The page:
There seems to necessarily be exceptions to these rules. If rightness or wrongness of an action is derived from its consequences (where else could it be?), then in instances in which performing a usually wrong action will prevent consequences far greater (eg; killing a person who you could be reasonably sure was about to kill everyone in the room) it would not be. As such, to say “lying” is wrong, or “killing” is wrong is to say that these actions almost always lead to bad consequences. In fact, so much so that it may just be more practical to never do them than think in every situation. It is at least plausible you or I have been in a situation in which killing someone would have benefited everyone. Such a situation strikes me as being so profoundly unlikely however, that it is not worth it to constantly analysing your life in the present moment and asking the question “would it be good to kill someone?”. It would simply be more practical to adopt the shortcut “never kill anyone”. Although it is less intuitive, I think the shortcut “never lie” also does wonders. For more on that, please read “Lying” by Sam Harris. It’s a really short read and it is amazing (reading it changed my life).
Please keep in mind that the environment and the individual cannot truly be separated. Your beliefs, attitudes and intentions are in fact a part of the environment of the people around you. What you think impacts on what you do, what you do impacts on how other people think, how they think impacts on what they do, what they do impacts on what you think and what other people think etcetera (its almost as if cause and effect works as a fractal. I also think this might explain why technology seems to be advancing exponentially in such a way that is directly against our intuitions). We are not truly separate from each other and the rest of the universe. There is only one universe and consciousness and all subjective phenomena seems to arise from it somehow. I honestly have no idea how though.
Check out this awesome TED Talk by Stephen Pinker, if you are interested in how the world has been changing over time.

Truths about Beliefs

Beliefs driver cognition, like gears and cogs drive a machine.

Two people feel the exact same sensation in their heads. One of them had just been eating ice cream really quickly, the other has just been diagnosed with a tumour. One of them registers the sensation as a mild brainfreeze and the other experiences incredible anguish. There is a lot more to how we feel than merely our physical sensations. It is the stories we tell ourselves about them that dictate the quality of our moment to moment experience. This is the power of belief.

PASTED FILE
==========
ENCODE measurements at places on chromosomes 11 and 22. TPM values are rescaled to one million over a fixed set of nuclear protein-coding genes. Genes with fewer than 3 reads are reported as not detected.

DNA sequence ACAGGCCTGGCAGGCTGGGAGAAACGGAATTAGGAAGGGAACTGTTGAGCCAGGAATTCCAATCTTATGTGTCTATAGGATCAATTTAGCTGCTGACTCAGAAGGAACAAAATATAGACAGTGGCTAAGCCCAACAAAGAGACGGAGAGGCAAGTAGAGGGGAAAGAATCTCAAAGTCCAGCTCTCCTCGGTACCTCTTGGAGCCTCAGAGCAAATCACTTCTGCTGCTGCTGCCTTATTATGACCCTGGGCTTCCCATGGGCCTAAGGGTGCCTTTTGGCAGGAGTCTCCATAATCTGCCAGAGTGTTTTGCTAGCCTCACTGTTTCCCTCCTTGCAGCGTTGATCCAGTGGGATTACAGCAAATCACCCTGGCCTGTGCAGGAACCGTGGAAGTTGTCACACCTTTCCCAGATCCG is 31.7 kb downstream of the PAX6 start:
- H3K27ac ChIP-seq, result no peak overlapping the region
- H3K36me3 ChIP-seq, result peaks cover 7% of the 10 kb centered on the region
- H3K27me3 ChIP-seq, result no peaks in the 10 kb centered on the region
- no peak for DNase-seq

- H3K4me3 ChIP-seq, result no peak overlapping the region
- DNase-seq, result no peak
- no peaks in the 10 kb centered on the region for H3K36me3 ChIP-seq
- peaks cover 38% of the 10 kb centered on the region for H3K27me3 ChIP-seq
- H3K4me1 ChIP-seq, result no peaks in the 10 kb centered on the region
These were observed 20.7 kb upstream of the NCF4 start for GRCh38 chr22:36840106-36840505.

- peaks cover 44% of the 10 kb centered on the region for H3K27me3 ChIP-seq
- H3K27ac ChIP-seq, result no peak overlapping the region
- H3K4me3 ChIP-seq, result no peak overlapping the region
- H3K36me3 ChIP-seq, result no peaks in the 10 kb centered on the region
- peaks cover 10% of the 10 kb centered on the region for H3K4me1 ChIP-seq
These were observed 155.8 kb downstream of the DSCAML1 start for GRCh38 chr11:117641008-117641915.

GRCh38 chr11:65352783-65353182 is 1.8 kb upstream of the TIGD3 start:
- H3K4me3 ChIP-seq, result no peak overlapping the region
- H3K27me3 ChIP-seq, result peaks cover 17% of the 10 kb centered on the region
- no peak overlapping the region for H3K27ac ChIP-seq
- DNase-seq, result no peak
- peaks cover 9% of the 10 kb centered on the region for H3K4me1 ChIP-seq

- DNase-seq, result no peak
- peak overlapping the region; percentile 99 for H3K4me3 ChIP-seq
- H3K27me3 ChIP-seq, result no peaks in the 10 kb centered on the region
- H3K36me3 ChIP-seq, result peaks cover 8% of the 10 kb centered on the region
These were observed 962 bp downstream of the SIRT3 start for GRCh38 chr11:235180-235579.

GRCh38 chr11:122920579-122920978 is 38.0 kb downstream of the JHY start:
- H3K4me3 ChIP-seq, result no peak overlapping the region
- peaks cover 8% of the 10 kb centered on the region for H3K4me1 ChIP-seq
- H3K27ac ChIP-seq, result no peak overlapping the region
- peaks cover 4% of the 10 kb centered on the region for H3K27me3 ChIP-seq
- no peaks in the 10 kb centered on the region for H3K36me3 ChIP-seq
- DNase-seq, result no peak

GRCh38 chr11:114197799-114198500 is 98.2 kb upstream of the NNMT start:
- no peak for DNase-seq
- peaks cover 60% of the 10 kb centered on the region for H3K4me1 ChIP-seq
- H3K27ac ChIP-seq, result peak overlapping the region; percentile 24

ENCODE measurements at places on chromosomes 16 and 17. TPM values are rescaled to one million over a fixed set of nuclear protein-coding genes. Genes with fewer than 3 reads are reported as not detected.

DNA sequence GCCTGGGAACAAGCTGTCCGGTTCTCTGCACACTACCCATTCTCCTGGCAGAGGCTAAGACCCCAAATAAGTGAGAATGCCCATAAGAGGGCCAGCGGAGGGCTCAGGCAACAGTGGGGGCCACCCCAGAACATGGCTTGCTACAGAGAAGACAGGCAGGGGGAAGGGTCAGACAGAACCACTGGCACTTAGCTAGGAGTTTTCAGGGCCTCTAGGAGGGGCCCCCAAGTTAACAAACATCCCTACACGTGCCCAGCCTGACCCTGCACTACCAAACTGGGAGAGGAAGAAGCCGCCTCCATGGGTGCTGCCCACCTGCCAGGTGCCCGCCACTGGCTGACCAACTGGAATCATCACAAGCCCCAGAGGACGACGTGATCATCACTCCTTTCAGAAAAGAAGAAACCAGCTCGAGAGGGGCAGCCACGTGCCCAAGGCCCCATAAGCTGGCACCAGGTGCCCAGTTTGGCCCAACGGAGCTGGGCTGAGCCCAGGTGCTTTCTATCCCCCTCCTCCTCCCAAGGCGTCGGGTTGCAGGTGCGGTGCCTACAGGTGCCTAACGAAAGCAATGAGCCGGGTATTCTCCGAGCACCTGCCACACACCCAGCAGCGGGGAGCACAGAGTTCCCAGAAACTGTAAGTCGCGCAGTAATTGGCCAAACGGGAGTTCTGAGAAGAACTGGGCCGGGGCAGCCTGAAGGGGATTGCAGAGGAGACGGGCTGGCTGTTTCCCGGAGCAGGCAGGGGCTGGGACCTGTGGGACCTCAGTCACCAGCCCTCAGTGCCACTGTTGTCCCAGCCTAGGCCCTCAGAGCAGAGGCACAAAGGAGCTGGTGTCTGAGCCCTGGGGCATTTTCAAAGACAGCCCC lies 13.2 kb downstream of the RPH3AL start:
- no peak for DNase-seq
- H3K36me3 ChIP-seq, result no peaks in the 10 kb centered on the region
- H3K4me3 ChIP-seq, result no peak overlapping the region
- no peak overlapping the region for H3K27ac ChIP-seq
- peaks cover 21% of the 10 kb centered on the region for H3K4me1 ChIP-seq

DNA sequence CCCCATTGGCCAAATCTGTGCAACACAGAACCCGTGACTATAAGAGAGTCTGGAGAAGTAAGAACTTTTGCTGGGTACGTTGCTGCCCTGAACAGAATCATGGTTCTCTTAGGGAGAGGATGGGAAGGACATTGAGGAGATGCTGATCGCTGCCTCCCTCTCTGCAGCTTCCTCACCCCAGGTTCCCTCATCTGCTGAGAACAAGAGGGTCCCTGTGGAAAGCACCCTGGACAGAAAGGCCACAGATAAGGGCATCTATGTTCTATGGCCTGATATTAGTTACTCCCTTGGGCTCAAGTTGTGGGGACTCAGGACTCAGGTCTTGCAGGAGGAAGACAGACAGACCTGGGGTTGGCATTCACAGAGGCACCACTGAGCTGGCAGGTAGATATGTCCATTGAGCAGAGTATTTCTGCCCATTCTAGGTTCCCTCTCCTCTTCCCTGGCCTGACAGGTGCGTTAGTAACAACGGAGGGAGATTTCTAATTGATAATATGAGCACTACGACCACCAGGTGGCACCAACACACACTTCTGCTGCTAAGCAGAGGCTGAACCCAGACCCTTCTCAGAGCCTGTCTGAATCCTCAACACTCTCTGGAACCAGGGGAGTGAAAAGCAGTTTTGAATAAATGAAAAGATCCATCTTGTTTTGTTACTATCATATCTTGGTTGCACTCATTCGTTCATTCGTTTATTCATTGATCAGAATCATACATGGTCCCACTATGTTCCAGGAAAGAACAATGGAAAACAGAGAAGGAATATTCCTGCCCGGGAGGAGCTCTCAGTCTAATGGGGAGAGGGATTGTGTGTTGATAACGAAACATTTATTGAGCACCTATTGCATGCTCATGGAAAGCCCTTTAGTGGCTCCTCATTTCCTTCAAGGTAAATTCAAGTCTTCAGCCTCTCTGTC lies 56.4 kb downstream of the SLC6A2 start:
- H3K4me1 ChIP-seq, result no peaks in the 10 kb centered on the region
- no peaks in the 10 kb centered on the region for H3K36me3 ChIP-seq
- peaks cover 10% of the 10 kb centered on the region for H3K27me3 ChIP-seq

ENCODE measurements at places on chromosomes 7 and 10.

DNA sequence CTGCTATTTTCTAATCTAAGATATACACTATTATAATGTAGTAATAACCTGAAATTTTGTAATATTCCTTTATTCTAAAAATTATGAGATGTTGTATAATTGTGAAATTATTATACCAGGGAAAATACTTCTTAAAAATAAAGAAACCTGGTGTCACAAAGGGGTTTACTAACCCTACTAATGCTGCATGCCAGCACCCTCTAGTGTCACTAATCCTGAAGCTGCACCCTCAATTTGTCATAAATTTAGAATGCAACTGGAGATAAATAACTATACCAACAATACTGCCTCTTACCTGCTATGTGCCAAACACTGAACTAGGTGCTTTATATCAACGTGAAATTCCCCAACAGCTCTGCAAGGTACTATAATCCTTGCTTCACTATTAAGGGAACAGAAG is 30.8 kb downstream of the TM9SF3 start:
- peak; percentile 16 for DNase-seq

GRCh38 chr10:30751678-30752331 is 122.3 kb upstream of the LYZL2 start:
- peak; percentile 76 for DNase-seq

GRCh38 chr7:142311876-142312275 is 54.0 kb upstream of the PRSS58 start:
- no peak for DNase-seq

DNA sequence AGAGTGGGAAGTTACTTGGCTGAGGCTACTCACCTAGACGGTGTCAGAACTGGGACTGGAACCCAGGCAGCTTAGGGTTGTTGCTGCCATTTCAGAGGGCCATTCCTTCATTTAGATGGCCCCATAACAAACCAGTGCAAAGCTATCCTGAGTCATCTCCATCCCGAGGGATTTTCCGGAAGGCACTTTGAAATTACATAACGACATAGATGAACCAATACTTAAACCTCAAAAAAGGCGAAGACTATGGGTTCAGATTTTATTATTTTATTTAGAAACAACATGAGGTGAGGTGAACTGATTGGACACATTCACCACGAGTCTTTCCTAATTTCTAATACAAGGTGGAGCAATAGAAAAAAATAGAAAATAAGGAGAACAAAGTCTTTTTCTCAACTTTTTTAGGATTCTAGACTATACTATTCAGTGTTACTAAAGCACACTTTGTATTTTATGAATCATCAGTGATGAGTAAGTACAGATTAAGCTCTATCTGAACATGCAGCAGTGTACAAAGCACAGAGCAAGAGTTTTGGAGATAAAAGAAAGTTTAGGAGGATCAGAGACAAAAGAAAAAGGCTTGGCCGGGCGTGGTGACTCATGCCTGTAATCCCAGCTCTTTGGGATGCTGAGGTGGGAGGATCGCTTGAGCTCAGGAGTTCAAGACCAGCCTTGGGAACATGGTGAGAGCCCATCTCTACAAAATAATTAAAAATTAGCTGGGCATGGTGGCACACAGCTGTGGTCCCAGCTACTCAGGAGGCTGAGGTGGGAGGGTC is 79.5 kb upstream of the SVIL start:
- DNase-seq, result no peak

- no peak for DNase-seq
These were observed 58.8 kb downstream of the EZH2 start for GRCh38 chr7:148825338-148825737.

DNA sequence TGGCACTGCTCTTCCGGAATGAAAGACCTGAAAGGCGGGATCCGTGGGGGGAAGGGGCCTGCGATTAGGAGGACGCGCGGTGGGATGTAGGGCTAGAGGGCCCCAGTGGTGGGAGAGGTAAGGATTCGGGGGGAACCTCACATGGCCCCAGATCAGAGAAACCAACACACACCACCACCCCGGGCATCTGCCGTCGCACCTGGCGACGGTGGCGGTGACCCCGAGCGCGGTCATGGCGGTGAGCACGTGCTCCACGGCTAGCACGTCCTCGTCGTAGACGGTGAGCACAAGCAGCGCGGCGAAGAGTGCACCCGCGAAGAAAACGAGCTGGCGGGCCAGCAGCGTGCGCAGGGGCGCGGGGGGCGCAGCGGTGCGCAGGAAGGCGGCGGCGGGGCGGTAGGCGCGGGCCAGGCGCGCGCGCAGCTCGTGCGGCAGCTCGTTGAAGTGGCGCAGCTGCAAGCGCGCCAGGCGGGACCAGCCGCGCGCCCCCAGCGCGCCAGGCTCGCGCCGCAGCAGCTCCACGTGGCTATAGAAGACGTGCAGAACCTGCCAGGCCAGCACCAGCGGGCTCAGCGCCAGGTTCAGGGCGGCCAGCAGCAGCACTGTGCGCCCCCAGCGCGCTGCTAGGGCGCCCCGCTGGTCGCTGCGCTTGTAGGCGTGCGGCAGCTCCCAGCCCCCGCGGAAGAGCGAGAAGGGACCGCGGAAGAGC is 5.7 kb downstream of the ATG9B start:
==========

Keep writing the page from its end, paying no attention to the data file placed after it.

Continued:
“A belief is not merely an idea that the mind possesses. It is an idea that possesses the mind.” ~ Robert Oxton Bolton

Beliefs matter. What we believe at any moment in time determines to a great extent how we are feeling and what we will do next. To illustrate this, imagine you receive a phone call right now and you find out that someone close to you was in grave danger, and only you could ensure their safety. Should you give this call credence, the quality of your life for the next twenty four hours, the decisions you make and the actions you take will be radically different. People tend to imagine that happiness is sensory, that it’s about witnessing beautiful sights, listening to great music or eating delicious food. The truth is, however, the difference between a paradise and a living nightmare can be as simple as a single thought.

Despite playing such an important role in our experience of the world, most of us walk around living our lives failing to understand how beliefs work. The word belief doesn’t mean just anything, it refers to a specific kind of thought that forms in our minds. They don’t arise spontaneously as if out of thin air, but in response to what we are experiencing. We don’t walk around randomly forming different beliefs left and right, there is a rhythm and a rhyme to the apparent madness. Furthermore, there are good reasons why there are some beliefs that we all seem to find consensus on, such as the sky being blue, the earth being round, or that killing people is a bad thing to do. Beliefs, like most everything else in nature, seem to follow patterns and rules, and it is in the interests of everyone to try and understand them.

This blog post aims to explore how beliefs operate and in particular demonstrate the following:

1.  Our beliefs necessarily prevent or enable us to get what we value out of life
2.  We do not in fact choose our beliefs
3.  Beliefs are unworthy of respect

Before delving into the nature of beliefs, it is important to look at its definition: